Flint Promise Zone Authority Members
Lottie Ferguson (Chair of the Authority), Chief Resilience Officer – City of Flint
Moses Bingham (Co-Chair), Senior Program Director – YMCA of Greater Flint
Debasish Dutta, Ph.D., Chancellor – University of Michigan-Flint
Clyde Edwards, City Administrator – City of Flint
Jaime Gaskin, CEO – United Way of Genesee County
Lauren Holaly-Zembo, Vice President, Community Impact – Crim Fitness Foundation
Kristina Johnston, COO – Flint & Genesee Group
Dr. Robert McMahan, President – Kettering University
Isaiah Oliver, President and CEO – Community Foundation of Greater Flint
Anita J. Steward, Superintendent – Flint Community Schools
Steve Tunnicliff, Ph.D., Associate Superintendent – Genesee Intermediate School District
Dr. Beverly Walker-Griffea, Ph.D., President – Mott Community College
Flint Promise Zone Authority Meeting Agenda & Minutes
- November 16, 2023 Agenda
- November 16, 2023 Minutes
- October 5, 2023 Agenda
- October 5, 2023 Minutes
- September 9, 2022 Agenda
- September 9, 2022 Minutes
- May 5, 2021 Agenda
- May 5, 2021 Minutes
- October 14, 2020 Agenda
- October 14, 2020 Minutes
- September 2, 2020 Agenda
- September 2, 2020 Minutes
- December 9, 2019 Agenda
- December 9, 2019 Minutes
How Promise Zones Work
Courtesy of the Office of Michigan Senate Minority Leader Jim Ananich
Promise Zones are a unique approach to raising educational attainment levels and promoting economic development through the creation community-based universal scholarship programs.
- Promise Zones are public-private partnerships led by Promise Zone Authorities, which are comprised of local public officials and private sector leaders.
- Promise Zones are “last dollar” college scholarship programs and work to ensure that students receive every dollar of need-based aid for which they qualify.
- Promise Zones are tax increment financing districts that capture a share of the growth of Michigan’s state property tax. This provides a public revenue stream that combines with private contributions to pay for the scholarships.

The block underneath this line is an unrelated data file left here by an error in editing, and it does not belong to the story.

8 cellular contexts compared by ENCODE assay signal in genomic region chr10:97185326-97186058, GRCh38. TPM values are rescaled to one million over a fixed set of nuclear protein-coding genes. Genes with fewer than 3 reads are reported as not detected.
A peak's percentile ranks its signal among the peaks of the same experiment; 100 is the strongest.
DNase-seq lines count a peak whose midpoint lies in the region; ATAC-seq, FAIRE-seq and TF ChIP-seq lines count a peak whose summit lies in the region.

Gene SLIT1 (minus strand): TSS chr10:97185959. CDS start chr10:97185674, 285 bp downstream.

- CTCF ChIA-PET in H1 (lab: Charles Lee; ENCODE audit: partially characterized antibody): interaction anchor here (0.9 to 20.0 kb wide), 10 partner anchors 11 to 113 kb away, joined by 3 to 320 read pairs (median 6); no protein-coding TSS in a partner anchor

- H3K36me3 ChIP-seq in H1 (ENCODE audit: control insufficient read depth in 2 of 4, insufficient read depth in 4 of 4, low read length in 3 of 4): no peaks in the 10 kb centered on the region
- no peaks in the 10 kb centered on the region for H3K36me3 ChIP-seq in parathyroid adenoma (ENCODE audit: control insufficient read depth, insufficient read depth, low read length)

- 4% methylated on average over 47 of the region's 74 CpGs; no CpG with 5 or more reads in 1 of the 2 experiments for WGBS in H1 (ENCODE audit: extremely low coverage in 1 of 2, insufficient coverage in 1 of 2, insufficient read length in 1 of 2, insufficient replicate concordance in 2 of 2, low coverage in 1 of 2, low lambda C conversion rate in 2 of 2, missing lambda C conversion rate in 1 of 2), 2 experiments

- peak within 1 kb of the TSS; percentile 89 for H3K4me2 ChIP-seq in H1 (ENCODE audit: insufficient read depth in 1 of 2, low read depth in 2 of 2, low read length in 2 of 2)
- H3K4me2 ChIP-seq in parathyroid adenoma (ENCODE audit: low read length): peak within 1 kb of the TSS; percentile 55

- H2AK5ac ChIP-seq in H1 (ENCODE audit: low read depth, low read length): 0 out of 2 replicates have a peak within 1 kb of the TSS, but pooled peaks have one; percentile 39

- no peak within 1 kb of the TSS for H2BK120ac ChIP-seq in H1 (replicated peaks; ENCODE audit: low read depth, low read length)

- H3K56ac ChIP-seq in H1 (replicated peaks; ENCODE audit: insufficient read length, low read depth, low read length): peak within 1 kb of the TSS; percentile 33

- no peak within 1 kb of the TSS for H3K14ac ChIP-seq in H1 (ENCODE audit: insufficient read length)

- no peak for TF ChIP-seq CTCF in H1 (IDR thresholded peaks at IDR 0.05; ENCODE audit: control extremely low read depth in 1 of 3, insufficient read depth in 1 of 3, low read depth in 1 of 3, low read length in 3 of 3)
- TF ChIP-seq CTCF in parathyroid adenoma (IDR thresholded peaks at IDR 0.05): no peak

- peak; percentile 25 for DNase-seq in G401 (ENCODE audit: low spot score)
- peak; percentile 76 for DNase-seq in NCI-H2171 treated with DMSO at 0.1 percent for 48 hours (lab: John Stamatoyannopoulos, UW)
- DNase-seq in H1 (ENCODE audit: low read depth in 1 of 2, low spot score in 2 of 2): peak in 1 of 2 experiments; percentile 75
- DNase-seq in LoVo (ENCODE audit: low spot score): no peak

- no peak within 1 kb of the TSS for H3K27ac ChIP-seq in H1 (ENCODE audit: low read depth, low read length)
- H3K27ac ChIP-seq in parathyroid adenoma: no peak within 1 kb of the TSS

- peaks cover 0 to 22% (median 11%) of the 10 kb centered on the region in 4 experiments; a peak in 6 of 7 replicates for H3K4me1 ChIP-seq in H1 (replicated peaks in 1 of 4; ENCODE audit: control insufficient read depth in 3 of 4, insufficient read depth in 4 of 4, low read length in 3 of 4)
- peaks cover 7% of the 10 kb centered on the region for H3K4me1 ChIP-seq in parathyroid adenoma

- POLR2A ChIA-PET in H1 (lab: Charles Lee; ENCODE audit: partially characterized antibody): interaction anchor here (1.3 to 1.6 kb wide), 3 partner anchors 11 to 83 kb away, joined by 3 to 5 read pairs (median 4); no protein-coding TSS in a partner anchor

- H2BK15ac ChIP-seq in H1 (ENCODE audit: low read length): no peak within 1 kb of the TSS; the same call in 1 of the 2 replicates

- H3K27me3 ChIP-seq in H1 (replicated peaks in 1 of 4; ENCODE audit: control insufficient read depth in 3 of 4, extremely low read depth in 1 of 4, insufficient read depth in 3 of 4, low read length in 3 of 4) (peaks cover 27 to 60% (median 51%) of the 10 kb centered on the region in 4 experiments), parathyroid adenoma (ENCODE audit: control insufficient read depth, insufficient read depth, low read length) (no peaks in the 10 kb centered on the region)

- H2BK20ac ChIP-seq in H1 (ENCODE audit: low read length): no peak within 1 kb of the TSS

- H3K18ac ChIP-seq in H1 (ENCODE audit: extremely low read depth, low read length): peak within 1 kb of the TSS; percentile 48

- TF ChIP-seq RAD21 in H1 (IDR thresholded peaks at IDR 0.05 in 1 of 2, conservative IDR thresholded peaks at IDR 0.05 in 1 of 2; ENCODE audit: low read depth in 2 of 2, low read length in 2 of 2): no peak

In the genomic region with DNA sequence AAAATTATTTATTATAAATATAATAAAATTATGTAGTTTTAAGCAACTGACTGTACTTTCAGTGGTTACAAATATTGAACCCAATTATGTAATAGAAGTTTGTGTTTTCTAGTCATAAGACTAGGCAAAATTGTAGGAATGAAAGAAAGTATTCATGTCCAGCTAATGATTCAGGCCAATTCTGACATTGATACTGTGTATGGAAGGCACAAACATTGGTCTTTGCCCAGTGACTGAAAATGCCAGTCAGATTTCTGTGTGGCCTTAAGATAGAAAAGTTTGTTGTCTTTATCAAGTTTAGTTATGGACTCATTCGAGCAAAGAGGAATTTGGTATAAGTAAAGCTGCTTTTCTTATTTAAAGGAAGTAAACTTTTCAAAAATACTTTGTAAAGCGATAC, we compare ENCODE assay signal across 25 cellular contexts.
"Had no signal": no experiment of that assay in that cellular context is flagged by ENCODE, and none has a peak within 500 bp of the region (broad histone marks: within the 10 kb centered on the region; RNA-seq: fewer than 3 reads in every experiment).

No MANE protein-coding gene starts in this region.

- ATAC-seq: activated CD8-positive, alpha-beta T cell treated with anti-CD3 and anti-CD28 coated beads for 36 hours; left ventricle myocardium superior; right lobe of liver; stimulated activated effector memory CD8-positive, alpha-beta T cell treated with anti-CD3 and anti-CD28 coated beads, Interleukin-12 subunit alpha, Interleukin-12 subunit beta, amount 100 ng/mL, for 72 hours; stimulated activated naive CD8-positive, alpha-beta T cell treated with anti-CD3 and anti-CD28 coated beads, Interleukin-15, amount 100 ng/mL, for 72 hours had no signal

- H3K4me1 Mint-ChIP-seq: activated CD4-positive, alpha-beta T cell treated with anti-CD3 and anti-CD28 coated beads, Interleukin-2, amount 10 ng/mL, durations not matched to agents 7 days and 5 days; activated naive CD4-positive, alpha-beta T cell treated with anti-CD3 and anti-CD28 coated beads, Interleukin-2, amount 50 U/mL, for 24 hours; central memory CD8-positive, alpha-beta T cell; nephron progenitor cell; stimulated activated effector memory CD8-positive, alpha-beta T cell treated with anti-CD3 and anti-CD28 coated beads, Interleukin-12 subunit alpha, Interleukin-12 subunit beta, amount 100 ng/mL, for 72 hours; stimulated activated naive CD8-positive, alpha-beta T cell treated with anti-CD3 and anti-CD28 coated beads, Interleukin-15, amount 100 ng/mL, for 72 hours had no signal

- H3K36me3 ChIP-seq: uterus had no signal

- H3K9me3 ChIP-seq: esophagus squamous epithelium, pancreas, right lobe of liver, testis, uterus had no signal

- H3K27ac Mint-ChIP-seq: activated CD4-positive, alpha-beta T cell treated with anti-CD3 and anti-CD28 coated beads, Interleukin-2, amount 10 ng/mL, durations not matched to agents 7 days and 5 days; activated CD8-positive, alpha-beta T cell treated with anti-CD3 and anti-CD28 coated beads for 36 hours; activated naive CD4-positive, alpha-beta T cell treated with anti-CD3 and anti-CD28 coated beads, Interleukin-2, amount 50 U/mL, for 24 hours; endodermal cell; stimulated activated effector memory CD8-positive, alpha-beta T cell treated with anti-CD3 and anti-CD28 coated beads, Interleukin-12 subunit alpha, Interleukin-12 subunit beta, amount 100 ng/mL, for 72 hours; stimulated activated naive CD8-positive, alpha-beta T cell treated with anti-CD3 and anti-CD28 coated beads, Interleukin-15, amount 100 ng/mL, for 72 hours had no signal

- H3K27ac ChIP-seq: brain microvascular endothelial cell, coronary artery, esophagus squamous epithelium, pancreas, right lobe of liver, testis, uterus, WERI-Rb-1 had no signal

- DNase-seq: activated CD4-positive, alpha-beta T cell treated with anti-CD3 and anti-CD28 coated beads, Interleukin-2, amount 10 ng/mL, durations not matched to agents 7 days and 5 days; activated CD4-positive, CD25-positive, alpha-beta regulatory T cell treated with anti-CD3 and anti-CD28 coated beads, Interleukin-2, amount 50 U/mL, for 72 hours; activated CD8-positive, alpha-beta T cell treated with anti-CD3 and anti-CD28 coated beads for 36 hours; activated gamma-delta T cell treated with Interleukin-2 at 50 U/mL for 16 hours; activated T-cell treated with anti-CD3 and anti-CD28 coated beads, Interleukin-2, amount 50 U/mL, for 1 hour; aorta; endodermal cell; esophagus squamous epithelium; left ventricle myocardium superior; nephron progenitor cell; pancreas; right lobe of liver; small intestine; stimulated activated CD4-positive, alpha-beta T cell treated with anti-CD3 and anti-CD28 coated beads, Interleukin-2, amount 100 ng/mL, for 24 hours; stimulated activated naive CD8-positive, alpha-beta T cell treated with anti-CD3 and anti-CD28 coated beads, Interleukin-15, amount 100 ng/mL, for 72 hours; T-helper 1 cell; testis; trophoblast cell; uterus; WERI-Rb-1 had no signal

Promise Zone Authorities
Each of Michigan’s Promise Zones is governed by an 11-member Promise Zone Authority. To encourage strong private sector involvement in the Promise Zones, no more than three members of the Authority may be public officials. Authority members are originally appointed by the executive of the entity that initiated the Promise Zone, such as a school superintendent or mayor, and are subject to the advice and consent of a school board or city council. Once established, a Promise Zone appoints members to fill any board vacancies that arise. Each Promise Zone Authority is charged with creating a development plan focused on what a community’s promise is and how it will be funded, both initially and over time.
Some of the questions an Authority must decide in its development plan are when a promise program will begin, and whether it will be for a two-year degree (the legal minimum), a four-year degree, or something in between. The Authority will also decide if it will extend the promise to any categories of students not mandated by law. The Authority must set the amount of the scholarship and can decide if it will include an allowance for books.
Who gets the Promise?